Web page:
Creating a diverse writers’ room for “The Acolyte” is important to Headland, not just in terms of staffing writers of different races, genders and sexual orientations, but also with varying levels of “Star Wars” franchise familiarity.
“What I noticed was that most of the scripts, the samples that I really responded to, they were Star Wars fans,” Headland said. “Most of the people that I met with were people that were either really big fans of the franchise, but maybe not as familiar with [‘The Mandalorian’ and ‘Clone Wars’ producer Dave] Filoni’s work and ‘Clone Wars’ and hadn’t played the video games. And then there were people, like myself, that have watched all of ‘Clone Wars’ and played ‘Fallen Order’ and played ‘Knights of the Old Republic.’ And I’ve also done a lot of RPGs, including ‘Edge of the Empire.’ So I kind of felt like I was very into ‘Star Wars,’ so I didn’t necessarily look for people who were as into ‘Star Wars’ as I was, as much as I was interested in why people were interested in ‘Star Wars.’ So it wasn’t I sought out people specifically who had not, it was more that I was looking for people who I responded to their work anyway, and then I was like, ‘What’s your way into “Star Wars”? What are the parts of it it that you find the most interesting?’ And everybody had a different answer.”
Headland’s reasoning for this is that when Lucas wrote the first “Star Wars” movie, “A New Hope,” he was working from a blank slate, with no previous IP to adhere to and an entire world to create ahead of him.
“You want to have people that respect the source material, who absolutely know what you’re talking about, but at the same time, I think it’s important that you have some voices who are approaching it a little bit more as kind of the way George Lucas approached Episode IV, right? When he wrote ‘A New Hope,’ he was not approaching it, like, ‘Well, in “Star Wars,” there’s this thing.’ He’s talked over and over again about his kind of inspiration for that film being from tone poems or from a school of cinema that was much more about visual representation of feelings. And, of course, the monomyth and not from a place of, ‘I have an encyclopedic knowledge about an IP,’ which I have a pretty decent knowledge of it, I have a lot of people on my staff that do, obviously, there’s people who work at Lucasfilm a that’s their only job. So I felt really well supported in that sense. It was more like, ‘Hi, you don’t know any of this. What do you think about this storyline? What do you think about this character? What do you think about this being a major set piece?’ That was important to me in scouting people out, because I felt properly supported in the other places.”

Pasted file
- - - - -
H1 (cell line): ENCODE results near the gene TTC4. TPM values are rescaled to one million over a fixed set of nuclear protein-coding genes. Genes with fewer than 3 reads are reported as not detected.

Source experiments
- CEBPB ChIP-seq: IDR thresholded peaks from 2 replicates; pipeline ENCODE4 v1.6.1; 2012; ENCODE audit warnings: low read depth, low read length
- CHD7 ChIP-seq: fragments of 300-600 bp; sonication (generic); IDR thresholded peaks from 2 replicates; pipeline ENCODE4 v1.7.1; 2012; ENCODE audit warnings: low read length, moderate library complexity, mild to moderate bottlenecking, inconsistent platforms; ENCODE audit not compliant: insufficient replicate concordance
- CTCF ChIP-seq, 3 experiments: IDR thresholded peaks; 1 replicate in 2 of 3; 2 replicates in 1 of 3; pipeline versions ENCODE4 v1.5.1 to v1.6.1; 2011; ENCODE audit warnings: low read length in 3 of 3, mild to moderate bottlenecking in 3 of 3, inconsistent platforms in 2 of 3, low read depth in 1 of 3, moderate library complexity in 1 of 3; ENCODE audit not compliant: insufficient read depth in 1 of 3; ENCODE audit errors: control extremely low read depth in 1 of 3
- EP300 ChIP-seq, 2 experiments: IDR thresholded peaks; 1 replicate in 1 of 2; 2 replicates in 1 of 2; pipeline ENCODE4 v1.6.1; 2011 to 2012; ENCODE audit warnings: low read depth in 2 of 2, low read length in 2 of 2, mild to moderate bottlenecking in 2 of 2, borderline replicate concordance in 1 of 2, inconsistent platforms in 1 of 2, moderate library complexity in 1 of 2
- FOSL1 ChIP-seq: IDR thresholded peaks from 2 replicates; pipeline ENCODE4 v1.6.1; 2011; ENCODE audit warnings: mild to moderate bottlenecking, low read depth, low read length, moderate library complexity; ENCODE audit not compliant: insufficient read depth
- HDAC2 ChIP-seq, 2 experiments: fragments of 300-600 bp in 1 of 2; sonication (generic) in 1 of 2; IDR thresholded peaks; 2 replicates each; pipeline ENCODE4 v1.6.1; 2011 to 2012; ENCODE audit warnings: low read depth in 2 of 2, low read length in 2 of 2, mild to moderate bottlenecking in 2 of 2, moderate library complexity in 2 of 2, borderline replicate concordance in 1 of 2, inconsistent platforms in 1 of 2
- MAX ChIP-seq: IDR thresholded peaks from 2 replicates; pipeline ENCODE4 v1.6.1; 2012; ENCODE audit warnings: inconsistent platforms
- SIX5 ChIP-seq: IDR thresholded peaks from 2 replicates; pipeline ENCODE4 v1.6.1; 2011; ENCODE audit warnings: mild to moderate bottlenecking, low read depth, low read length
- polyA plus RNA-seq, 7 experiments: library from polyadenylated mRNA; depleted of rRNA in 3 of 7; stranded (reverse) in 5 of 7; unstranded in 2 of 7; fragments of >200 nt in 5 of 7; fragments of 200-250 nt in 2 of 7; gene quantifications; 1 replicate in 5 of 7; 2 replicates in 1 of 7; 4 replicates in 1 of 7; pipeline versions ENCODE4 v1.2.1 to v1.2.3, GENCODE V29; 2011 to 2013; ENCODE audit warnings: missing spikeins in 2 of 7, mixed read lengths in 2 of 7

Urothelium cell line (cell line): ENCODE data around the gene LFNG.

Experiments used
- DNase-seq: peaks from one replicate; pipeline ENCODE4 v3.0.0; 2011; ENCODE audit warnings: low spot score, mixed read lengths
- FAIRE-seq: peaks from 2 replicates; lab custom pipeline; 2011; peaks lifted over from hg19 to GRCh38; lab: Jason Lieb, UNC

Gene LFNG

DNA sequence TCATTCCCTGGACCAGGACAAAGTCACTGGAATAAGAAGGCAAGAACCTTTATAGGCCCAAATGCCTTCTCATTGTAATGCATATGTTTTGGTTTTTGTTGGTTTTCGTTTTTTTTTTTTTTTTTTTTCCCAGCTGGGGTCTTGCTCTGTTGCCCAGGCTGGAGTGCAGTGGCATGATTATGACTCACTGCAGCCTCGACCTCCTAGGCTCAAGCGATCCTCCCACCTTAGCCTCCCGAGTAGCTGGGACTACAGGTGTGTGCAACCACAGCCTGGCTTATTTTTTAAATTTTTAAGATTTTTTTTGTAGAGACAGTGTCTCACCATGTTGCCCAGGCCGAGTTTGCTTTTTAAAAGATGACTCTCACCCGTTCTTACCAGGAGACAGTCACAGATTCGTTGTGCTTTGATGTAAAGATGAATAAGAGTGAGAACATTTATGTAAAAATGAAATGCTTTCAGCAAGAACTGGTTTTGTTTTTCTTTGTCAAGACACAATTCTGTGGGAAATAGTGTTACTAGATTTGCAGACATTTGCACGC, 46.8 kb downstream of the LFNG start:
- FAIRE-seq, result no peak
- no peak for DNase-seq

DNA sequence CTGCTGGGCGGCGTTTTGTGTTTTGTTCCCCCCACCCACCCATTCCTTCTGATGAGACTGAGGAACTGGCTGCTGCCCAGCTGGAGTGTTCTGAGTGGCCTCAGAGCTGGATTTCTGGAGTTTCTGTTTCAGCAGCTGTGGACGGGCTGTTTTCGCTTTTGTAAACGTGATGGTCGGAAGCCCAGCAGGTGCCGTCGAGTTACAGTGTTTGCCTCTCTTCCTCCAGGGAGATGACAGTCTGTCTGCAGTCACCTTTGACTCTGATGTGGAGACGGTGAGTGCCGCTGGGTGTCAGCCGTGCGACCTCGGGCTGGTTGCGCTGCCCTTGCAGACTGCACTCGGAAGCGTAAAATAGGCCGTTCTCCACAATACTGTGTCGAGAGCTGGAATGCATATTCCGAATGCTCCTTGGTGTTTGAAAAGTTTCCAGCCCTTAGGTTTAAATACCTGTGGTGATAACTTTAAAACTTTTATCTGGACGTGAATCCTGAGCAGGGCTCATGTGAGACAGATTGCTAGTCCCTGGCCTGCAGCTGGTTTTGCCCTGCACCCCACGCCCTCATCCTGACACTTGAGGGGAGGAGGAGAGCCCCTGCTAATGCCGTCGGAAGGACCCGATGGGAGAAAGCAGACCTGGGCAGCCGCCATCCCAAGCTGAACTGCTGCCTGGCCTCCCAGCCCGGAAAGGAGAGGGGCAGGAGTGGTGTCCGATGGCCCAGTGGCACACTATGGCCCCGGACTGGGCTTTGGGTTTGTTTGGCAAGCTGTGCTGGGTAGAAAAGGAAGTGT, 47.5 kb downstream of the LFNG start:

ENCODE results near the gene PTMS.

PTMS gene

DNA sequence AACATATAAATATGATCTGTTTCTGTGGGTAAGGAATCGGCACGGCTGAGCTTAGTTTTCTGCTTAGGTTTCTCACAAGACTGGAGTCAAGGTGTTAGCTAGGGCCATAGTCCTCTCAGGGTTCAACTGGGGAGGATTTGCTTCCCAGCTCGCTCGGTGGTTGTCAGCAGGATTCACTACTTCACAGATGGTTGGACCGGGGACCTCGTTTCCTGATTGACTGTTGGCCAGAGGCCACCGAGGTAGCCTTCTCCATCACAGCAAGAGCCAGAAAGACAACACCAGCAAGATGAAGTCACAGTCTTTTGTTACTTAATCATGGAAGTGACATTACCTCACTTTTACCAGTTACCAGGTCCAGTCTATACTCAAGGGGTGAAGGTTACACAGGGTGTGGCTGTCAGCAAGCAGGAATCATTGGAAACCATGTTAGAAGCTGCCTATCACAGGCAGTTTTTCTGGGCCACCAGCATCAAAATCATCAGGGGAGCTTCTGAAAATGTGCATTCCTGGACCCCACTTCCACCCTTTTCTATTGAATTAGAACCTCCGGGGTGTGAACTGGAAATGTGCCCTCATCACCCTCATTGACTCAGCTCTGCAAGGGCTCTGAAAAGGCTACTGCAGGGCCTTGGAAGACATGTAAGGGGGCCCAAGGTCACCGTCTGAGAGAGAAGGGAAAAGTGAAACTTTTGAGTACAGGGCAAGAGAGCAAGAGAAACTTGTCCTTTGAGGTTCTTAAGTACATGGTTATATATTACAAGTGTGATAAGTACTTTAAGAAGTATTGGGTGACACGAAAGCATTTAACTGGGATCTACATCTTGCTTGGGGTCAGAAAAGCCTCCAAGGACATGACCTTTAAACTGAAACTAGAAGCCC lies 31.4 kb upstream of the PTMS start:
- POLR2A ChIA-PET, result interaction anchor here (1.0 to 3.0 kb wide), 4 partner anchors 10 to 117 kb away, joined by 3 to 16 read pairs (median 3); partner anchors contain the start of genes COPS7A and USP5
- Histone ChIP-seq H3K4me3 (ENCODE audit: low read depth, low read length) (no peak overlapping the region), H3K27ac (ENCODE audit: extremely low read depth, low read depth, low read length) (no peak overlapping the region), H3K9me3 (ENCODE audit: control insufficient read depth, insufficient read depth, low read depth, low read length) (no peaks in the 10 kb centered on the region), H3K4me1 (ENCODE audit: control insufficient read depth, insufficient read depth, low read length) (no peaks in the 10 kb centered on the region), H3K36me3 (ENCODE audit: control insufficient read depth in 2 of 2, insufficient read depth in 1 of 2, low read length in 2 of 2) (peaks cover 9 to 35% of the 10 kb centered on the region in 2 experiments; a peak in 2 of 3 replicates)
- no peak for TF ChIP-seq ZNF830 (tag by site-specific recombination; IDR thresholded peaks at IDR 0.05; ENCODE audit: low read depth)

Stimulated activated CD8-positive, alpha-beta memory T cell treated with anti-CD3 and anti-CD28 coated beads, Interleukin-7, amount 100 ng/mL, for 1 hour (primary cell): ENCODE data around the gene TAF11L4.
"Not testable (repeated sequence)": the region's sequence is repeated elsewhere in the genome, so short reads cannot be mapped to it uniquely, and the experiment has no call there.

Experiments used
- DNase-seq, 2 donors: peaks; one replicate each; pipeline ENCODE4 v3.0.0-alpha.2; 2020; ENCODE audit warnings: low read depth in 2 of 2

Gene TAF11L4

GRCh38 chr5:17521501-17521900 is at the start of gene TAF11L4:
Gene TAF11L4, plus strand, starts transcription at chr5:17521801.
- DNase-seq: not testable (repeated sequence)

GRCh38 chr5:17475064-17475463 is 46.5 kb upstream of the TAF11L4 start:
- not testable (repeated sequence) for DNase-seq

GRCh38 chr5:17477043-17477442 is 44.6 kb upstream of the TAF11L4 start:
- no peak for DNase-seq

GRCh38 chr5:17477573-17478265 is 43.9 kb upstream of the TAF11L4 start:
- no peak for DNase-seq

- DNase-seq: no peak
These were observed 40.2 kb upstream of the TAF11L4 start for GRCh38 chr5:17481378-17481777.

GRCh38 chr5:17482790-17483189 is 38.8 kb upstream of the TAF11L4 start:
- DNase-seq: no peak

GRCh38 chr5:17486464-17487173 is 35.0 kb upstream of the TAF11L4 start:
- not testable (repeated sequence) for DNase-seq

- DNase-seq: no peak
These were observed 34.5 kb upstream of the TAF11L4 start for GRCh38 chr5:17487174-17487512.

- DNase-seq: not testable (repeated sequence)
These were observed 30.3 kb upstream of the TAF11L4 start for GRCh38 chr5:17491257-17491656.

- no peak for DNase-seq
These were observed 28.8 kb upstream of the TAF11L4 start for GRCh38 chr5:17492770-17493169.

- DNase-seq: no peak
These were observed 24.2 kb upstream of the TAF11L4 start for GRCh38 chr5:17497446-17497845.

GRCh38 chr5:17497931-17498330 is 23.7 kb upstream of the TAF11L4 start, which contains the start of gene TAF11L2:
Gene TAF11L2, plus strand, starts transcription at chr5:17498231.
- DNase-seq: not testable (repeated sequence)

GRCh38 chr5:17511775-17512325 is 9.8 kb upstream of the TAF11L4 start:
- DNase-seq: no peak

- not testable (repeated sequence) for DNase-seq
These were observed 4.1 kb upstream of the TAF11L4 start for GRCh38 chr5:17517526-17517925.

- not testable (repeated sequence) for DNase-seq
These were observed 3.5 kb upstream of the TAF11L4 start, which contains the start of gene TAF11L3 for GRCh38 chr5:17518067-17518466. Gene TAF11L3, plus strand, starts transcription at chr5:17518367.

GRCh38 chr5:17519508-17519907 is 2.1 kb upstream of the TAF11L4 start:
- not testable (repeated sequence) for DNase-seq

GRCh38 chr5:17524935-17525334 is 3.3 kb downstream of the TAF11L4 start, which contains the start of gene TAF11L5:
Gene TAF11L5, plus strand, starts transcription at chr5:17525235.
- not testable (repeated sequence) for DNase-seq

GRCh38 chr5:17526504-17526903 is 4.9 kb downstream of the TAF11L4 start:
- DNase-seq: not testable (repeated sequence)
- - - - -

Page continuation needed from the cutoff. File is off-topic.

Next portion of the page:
“The Acolyte” showrunner also thinks it’s important to make her series accessible to not just die-hard “Star Wars” fans, but also a viewer who is just entering this world for the first time, something she thinks was achieved with Disney+ first live-action “Star Wars” series, “The Mandalorian.”
“Jon Favreau did this perfectly with ‘The Mandalorian.’ That was a show that, in the second scene especially, really paid off if you’re a ‘Clone Wars’ fan and if you’re a fan of the IP and of other parts of ‘Star Wars’ media,” Headland said. “You’re like, ‘Oh my God, that’s great. Oh, my God, that’s great. Oh, my God.’ And then the end of Season 1 with the Darksaber, you’re like, ‘Oh, my God, that’s amazing. So it’s going to go in this place.’ You start to know where it’s going or you start to anticipate where it’s going. But also, my mom can watch ‘The Mandalorian.’ My mom, who has like a passing understanding of what ‘Star Wars’ is, can watch ‘Mandalorian’ and really get invested in the central connection between the main two characters, because it’s universal, because it’s deeply, deeply emblematic, I think, of what George Lucas wanted to to bring to the world when he created it.”